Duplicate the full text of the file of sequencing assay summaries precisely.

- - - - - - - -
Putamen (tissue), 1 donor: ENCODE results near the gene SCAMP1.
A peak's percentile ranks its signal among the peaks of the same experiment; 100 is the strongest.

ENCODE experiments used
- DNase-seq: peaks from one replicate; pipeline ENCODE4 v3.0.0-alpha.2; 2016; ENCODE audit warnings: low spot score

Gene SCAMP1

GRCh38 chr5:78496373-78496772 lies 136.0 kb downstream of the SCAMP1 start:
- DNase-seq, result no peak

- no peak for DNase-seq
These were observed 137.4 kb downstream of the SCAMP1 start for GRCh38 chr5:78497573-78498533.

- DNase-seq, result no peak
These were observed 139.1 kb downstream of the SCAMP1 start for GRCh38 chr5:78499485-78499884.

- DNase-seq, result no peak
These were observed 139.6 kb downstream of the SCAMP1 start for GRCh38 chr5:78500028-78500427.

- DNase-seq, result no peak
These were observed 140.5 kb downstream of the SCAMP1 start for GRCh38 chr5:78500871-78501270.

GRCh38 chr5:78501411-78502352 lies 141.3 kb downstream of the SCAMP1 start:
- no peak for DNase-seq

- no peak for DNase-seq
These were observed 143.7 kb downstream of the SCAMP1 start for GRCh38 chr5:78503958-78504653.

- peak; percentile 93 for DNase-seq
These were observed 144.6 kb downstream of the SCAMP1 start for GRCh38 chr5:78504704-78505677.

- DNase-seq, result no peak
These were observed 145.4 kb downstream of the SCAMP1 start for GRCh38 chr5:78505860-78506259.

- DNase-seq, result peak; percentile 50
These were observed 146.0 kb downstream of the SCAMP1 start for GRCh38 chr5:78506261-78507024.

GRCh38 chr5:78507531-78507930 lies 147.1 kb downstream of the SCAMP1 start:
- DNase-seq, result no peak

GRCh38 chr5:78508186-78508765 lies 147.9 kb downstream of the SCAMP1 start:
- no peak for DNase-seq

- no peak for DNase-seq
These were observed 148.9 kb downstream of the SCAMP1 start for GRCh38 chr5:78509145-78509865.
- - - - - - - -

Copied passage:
Putamen (tissue), 1 donor: ENCODE results near the gene SCAMP1.
A peak's percentile ranks its signal among the peaks of the same experiment; 100 is the strongest.

ENCODE experiments used
- DNase-seq: peaks from one replicate; pipeline ENCODE4 v3.0.0-alpha.2; 2016; ENCODE audit warnings: low spot score

Gene SCAMP1

GRCh38 chr5:78496373-78496772 lies 136.0 kb downstream of the SCAMP1 start:
- DNase-seq, result no peak

- no peak for DNase-seq
These were observed 137.4 kb downstream of the SCAMP1 start for GRCh38 chr5:78497573-78498533.

- DNase-seq, result no peak
These were observed 139.1 kb downstream of the SCAMP1 start for GRCh38 chr5:78499485-78499884.

- DNase-seq, result no peak
These were observed 139.6 kb downstream of the SCAMP1 start for GRCh38 chr5:78500028-78500427.

- DNase-seq, result no peak
These were observed 140.5 kb downstream of the SCAMP1 start for GRCh38 chr5:78500871-78501270.

GRCh38 chr5:78501411-78502352 lies 141.3 kb downstream of the SCAMP1 start:
- no peak for DNase-seq

- no peak for DNase-seq
These were observed 143.7 kb downstream of the SCAMP1 start for GRCh38 chr5:78503958-78504653.

- peak; percentile 93 for DNase-seq
These were observed 144.6 kb downstream of the SCAMP1 start for GRCh38 chr5:78504704-78505677.

- DNase-seq, result no peak
These were observed 145.4 kb downstream of the SCAMP1 start for GRCh38 chr5:78505860-78506259.

- DNase-seq, result peak; percentile 50
These were observed 146.0 kb downstream of the SCAMP1 start for GRCh38 chr5:78506261-78507024.

GRCh38 chr5:78507531-78507930 lies 147.1 kb downstream of the SCAMP1 start:
- DNase-seq, result no peak

GRCh38 chr5:78508186-78508765 lies 147.9 kb downstream of the SCAMP1 start:
- no peak for DNase-seq

- no peak for DNase-seq
These were observed 148.9 kb downstream of the SCAMP1 start for GRCh38 chr5:78509145-78509865.